I am twenty five years old and a stroke survivor. I had no risk factors, no warning signs. On November 26, 2005, my life changed in the blink of an eye. Four years ago, I was a freshman at Western New England College in Springfield, Mass. I had a pretty typical life. I was having a great time in college, I was playing hockey on a Junior Hockey team. Sports had always been an important part of my life. I learned to skate soon after I learned to walk and had played hockey since I was four.

The weekend before Thanksgiving I had a hockey game. As hockey games go, it was a rough one. I had always been a player who would do anything for the team. I saw an opponent take a shot on net and I dove on the ice to block the puck. I didn’t realize how fast I had skated in, how close I was to the boards. I remember slamming head first into the boards. My Mother told me later that she thought I had broken my neck, she said it was the worst hit she had ever seen me take. Within a few minutes I started to move my legs and skated off the ice. The trainer checked me out, found no signs of a concussion and I finished the game. My neck hurt, but compared to what could have happened, I thought I was pretty lucky.

A few days later I was home for Thanksgiving. The day after Thanksgiving I was back on the ice. This game was pretty typical, nothing out of the ordinary happened. So, when I came home that night and told my parents that my legs were weak and I had a headache, they weren’t too concerned. Later that night I started to vomit, the right side of my face was a little numb. We all thought flu. No one put together that hit from six days earlier with the flu like symptoms. I went to bed before the symptoms escalated.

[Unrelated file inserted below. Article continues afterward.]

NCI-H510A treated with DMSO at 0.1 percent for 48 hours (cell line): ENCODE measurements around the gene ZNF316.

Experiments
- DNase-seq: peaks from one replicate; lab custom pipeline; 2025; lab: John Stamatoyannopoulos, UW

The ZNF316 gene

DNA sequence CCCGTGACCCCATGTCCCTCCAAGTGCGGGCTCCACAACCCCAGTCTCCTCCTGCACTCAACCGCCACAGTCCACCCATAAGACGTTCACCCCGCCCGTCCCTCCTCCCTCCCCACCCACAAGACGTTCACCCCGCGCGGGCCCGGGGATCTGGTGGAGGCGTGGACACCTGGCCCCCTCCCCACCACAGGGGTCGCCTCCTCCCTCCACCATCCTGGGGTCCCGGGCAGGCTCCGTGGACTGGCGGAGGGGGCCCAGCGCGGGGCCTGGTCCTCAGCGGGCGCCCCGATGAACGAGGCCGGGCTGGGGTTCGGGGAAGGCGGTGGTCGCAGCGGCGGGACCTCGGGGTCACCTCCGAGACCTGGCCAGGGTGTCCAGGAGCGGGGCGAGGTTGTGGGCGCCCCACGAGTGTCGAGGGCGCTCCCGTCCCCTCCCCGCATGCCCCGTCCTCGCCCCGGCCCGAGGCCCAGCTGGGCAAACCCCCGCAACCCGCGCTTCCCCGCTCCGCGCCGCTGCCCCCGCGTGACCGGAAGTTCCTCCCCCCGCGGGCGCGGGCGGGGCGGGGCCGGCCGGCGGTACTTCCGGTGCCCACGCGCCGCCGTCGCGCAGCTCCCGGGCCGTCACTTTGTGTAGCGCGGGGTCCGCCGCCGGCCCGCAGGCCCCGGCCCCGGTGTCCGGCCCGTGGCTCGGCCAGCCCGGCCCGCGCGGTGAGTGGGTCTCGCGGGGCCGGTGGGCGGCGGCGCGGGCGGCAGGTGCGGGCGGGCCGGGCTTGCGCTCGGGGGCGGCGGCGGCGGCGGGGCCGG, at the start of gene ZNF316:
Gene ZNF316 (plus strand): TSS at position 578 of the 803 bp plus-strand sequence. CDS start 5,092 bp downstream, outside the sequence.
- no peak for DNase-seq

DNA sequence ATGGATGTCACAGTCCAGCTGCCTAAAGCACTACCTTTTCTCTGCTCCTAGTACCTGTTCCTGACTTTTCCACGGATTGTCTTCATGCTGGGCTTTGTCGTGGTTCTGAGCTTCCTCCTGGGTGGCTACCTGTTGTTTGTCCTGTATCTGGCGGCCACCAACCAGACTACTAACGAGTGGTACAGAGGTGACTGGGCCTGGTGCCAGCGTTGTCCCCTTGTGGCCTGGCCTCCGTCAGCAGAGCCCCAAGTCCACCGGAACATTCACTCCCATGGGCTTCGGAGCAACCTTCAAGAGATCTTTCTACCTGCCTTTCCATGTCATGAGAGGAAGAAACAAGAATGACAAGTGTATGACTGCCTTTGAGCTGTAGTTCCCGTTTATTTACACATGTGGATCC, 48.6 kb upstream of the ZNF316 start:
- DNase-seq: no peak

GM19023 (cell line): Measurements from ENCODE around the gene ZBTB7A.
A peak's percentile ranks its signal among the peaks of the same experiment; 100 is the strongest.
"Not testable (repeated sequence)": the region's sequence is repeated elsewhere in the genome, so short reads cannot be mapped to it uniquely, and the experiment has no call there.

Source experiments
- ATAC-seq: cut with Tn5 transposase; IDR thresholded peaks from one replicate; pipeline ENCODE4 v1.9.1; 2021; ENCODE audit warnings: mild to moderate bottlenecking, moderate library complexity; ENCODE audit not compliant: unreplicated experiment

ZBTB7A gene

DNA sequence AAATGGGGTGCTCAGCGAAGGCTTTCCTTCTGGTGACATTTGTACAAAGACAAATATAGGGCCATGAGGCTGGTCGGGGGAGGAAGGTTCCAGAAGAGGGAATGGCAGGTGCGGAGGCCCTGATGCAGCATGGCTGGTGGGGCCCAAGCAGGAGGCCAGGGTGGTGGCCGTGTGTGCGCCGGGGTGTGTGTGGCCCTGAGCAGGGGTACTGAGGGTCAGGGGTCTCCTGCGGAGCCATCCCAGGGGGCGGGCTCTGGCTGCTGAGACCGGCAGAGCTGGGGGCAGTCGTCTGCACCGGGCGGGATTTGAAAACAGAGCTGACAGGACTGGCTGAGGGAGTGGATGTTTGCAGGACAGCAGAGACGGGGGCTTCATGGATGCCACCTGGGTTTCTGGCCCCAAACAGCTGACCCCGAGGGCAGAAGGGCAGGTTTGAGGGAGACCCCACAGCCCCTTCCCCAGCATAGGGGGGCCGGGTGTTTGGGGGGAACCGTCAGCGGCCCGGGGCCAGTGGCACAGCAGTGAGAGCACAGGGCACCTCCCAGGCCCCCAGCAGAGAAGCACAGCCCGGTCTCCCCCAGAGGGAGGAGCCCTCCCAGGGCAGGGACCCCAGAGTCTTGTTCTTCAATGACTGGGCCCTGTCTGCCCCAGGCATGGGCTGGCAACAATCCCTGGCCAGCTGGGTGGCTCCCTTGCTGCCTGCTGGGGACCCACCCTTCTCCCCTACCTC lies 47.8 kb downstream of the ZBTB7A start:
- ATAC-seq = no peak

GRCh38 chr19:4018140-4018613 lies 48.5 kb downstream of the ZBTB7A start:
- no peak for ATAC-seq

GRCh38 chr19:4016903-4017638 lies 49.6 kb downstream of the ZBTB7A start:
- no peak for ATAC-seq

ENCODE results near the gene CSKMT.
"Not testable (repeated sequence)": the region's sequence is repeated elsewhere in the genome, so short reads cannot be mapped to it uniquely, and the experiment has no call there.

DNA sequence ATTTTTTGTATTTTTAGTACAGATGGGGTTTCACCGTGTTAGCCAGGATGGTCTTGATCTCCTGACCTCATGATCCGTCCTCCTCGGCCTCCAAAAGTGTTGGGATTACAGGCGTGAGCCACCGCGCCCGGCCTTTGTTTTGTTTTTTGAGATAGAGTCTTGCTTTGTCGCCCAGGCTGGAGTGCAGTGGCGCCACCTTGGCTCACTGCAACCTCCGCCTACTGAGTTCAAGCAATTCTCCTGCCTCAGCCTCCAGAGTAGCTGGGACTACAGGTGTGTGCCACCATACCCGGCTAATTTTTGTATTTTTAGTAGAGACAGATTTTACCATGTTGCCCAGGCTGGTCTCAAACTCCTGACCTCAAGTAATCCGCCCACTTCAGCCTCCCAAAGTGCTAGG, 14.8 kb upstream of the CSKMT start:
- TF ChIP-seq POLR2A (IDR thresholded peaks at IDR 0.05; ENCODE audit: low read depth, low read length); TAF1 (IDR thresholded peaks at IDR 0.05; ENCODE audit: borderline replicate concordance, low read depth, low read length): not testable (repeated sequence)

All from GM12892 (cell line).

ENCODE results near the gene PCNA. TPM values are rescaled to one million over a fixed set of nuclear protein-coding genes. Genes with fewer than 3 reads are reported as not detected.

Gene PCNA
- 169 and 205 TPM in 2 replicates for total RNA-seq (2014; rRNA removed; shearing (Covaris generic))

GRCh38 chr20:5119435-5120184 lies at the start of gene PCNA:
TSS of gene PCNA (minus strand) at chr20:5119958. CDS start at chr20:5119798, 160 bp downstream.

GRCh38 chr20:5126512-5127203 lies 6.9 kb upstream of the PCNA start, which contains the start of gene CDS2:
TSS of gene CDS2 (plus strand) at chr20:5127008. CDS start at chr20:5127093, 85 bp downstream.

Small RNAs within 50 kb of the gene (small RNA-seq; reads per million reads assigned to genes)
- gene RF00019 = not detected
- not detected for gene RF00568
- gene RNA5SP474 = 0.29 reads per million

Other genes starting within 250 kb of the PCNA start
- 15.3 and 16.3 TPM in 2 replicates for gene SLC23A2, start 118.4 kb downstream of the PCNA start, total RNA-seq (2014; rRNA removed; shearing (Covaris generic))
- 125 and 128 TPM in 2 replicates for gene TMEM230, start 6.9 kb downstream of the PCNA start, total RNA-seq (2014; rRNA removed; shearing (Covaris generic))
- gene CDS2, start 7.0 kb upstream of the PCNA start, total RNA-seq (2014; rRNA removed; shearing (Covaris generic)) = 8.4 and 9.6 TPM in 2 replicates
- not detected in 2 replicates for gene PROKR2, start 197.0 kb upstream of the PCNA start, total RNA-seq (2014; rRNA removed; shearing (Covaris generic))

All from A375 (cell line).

When my Mother went to check on me the next morning I was unresponsive. I was rushed to the nearest ER and for thirty six hours I was treated for Encephalitis. A radiologist’s report diagnosed stroke, but the neurologist refused to believe him, telling my parents that “19 year olds don’t have strokes”. Later that afternoon, an MRA confirmed stroke. When I hit the boards, I tore an artery in the back of my neck which bled slowly. It took six days before a clot formed. I had suffered a Brain Stem Stroke, the most devastating type of stroke.

I was “locked in”, fully cognizant, but unable to move, unable to communicate, on a respirator. For the first two weeks, they did not know if I would live. I beat the odds and survived and on December 16, 2005 I was transferred to Gaylord Hospital. When I arrived at Gaylord I couldn’t see, I couldn’t speak, couldn’t swallow, I couldn’t open my mouth, my jaw was clenched shut. The clot went up both sides of the brain stem, so I was totally paralyzed. I had no idea what my future held. It was now up to me and the incredible staff of Gaylord Hospital.

After two months at Gaylord, I met a goal I made to myself the day I was wheeled in through those front doors, I walked out with the help of a walker. My vision had returned and I was eating again. My right side was still affected, my speech was not clear. I refused to settle for anything less than a full recovery and being an athlete, I knew I had the will and the discipline to continue to fight. I have spent the last four years focused on my recovery and rehabilitation. My right arm is now functional, my speech is clear again. I am taking college courses, I have a part time job and I’m driving again in a modified car. Most incredibly, I am Ice Skating again. My parents never knew if I would walk again, never dreamed I would skate again. I always knew I would, it was just going to take time. I am so proud that I continue to accomplish my goals.

I share my story in the hope that it will touch or help others. I have reclaimed my life and want to help others do the same.